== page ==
I AM ONE of the lucky ones. Thirty-five years ago, I opened a door and walked into the most incredible life you could ever imagine courtesy Owen Baptiste, who was then the editor-in-chief of the Trinidad Express. To this day, I don’t know why he decided to take a chance on making me a journalist, but I cherished that day more than ever when OB celebrated his 85th birthday on May 27.
Becoming a journalist had never once crossed my mind. Writer Earl Lovelace had suggested it when I took his creative writing class at the University of the West Indies. He said he would stand referee for me so I submitted a resume to the Express, which had nothing much on it except that very special recommendation from a great writer and a note I had been a technical writer at Boeing Commercial Airplane Company in Seattle.
On the first day I stopped to check if OB had received my interview, he descended the steps of the old cocoa house where the Express once operated. “I can’t talk to you now,” he said, “but I do want to have an interview with you.”
I thought I was getting the royal brush-off, but he told me to make an appointment.
I headed for my interview in a long-sleeved, cotton, embroidered black dress, which I thought made me look quite smart. I wore spike high heels, which sunk into the asphalt making me feel glued to Port of Spain. That interview plays like a movie in my mind. OB shuffled papers and kept asking, “Why should I take a chance on you?”
I kept saying, “Because I love to write, and Mr Lovelace believes in me.” I wanted that chance with all my heart.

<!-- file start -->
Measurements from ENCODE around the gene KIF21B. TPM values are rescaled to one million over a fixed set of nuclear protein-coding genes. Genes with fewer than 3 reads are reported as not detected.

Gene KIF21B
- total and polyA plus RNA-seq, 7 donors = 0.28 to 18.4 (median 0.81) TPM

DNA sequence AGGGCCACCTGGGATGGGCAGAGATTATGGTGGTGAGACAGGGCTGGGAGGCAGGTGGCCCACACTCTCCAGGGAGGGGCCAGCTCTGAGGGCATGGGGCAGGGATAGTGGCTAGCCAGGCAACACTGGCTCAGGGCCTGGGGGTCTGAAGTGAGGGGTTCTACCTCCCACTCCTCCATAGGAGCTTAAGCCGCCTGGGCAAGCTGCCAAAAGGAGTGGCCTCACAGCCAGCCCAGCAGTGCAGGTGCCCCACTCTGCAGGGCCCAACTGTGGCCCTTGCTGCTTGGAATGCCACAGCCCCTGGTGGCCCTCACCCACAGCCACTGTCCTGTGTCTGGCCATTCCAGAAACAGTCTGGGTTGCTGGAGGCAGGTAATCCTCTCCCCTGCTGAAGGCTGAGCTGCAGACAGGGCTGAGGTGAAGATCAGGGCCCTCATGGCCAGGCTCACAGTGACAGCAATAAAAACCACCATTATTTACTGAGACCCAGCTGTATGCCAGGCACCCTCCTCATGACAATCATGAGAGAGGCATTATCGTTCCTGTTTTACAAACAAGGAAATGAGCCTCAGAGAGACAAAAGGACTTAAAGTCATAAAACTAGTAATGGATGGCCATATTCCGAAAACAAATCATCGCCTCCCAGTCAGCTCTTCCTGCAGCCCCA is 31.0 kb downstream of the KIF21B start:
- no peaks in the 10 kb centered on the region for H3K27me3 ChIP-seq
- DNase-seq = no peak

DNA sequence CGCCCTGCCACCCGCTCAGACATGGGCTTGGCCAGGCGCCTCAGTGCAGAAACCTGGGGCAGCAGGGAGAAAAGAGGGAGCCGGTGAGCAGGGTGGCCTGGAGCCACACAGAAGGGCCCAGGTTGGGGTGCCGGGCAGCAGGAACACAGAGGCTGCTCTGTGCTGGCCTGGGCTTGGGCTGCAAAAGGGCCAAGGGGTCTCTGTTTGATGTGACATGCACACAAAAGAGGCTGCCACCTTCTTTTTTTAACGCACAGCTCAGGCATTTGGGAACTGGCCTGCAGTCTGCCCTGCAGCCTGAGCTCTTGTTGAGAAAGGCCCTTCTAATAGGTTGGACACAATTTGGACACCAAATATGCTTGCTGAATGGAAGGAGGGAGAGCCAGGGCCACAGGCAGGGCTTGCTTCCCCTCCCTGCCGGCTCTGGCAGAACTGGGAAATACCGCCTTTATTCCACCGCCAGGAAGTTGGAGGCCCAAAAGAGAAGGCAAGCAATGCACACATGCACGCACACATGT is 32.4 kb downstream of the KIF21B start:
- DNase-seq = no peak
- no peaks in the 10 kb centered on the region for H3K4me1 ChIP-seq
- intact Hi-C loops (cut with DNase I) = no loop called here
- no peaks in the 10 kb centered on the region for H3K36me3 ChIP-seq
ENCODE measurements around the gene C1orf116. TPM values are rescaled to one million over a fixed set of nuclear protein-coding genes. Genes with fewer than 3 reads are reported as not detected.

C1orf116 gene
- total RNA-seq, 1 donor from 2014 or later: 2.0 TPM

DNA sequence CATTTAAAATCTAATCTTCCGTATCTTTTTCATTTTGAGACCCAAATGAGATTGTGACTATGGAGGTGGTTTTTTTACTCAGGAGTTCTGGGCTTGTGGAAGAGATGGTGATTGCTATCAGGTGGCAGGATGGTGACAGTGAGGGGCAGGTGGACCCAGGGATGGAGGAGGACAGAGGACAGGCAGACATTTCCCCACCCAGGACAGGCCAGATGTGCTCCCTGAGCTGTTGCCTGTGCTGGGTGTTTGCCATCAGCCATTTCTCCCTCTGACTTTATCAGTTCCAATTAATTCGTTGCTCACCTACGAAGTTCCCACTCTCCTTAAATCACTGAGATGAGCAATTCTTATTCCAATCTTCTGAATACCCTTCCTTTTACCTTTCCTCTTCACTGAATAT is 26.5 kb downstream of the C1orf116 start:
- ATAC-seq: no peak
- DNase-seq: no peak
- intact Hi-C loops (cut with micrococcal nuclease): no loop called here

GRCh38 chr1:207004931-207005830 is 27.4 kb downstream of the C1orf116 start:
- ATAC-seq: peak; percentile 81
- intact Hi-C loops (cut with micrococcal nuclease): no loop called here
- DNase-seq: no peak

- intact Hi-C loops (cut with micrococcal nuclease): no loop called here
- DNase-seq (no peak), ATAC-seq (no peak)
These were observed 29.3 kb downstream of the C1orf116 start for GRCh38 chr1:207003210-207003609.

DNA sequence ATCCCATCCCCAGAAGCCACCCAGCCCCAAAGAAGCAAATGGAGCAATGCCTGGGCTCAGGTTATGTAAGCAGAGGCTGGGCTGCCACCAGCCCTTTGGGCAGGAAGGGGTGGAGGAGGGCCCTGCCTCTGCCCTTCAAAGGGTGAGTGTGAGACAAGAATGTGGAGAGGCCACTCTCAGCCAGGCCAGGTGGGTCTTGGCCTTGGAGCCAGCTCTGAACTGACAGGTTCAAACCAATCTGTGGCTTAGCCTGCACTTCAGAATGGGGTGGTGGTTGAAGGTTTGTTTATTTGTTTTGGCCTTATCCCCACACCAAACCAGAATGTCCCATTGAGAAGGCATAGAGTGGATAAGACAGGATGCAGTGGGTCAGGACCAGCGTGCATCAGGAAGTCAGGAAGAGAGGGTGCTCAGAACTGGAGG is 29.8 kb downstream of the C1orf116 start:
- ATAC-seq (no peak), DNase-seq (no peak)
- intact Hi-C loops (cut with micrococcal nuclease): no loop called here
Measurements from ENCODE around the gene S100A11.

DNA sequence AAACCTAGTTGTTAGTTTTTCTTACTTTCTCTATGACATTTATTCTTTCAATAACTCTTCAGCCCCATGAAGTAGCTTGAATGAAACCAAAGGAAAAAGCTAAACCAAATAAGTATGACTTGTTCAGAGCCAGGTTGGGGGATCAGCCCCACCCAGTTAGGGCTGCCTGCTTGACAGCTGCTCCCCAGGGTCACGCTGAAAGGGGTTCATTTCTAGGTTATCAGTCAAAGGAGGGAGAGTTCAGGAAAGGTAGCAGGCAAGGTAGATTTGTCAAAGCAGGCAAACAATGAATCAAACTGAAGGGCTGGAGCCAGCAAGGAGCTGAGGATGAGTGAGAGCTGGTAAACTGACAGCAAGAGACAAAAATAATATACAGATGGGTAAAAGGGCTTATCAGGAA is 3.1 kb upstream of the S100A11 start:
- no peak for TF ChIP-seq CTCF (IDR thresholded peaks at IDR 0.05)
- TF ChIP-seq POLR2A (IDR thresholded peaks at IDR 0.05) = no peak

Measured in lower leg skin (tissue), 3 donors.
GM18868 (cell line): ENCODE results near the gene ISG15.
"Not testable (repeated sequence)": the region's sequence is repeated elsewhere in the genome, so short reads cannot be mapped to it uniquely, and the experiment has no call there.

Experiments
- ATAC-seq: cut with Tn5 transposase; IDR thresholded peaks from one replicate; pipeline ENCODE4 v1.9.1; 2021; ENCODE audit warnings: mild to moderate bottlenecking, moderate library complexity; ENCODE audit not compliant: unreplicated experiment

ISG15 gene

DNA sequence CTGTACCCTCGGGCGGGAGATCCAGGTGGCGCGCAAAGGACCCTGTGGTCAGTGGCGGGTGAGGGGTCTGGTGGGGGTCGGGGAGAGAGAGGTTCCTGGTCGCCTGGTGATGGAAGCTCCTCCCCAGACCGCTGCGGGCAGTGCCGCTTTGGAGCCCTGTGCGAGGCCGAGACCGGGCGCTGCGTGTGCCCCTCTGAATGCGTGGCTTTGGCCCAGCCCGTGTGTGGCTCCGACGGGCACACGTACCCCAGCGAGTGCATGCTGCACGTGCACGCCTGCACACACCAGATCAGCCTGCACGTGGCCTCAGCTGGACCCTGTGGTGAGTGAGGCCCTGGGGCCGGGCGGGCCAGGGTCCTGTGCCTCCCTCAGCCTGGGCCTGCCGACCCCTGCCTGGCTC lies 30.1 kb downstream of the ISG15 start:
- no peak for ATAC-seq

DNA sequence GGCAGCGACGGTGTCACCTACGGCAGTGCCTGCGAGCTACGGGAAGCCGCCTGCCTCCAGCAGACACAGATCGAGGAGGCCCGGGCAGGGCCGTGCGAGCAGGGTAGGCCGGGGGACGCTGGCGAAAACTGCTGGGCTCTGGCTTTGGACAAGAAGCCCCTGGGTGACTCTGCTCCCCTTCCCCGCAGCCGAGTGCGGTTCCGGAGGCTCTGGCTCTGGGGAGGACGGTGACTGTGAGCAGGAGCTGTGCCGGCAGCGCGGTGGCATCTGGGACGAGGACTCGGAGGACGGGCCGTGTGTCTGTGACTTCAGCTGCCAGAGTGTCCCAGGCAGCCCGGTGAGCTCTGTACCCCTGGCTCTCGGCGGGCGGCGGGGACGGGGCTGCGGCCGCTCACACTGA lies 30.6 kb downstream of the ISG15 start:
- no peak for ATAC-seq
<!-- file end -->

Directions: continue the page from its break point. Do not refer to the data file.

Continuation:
In the middle of the interview, OB watched my black dress and said, “Are you going to a funeral after this?” But nothing riled me on that day.
The first day of work was another story. I soon learned that OB set high standards for writing. His probation period proved brutal. He could roar like a lion and laugh like a hyena. Many reporters bit the dust. If he took in seven trainees, two might last. Ria Taitt was in my batch.
A summons into OB’s glass office in the newsroom meant having to gulp down fear. His praise for a story made you feel on top of the world. He liked offbeat stories like the feature I wrote about Carnival with a parenthetical statement in almost every sentence. It got my point across about how Carnival functioned.
When he sent me on a story to interview squatters in Caroni, and they cussed me out, I knew I couldn’t return without a story. So I wrote one with the first letter of the cuss word and a set of blanks. He said it was “brilliant.” It conveyed the anger and ignorance that was going on. I got a buff for “A boxer is like a baby,” a story I loved about Trinidad boxer Leslie Stewart.
“Congratulations,” he said. “You took an excellent story and killed it because 85 cm is too long. It shouldn’t have been longer than 60. No one read that story.”
Highly critical, but always fair, OB taught me to make people the focus of every story. In the newspaper office, I honed my skills in writing biographies, at a time when you had to write a quick biography for a deceased public figure with nothing but the fat files of cutout newspaper articles along with articles tapping their way into the newsroom’s teleprinter.
I remembered those lessons while writing history out of biographical essays in my latest book, Making Waves: How the West Indies Shaped the US.
Most of all, I remember how OB always had a journalist’s back. Once, someone complained that I had misquoted him, and OB sternly said something like, “You idiot, she asked you the same question five different ways.”
He created strong women journalists like Niala Maharaj, Suzanne Lopez, Camini Marajh and two of the daily newspaper’s current editors-in-chief, Omatie Lyder of the Trinidad Express and Judy Raymond of Newsday.
There is no one in this world I respect more than OB. Because of him, women journalists learned to be strong and caring professionals in what was then a man’s world. I feel certain I can speak for all of us when I say, “OB, we are forever grateful for the wisdom, support and the exciting life you gave us.”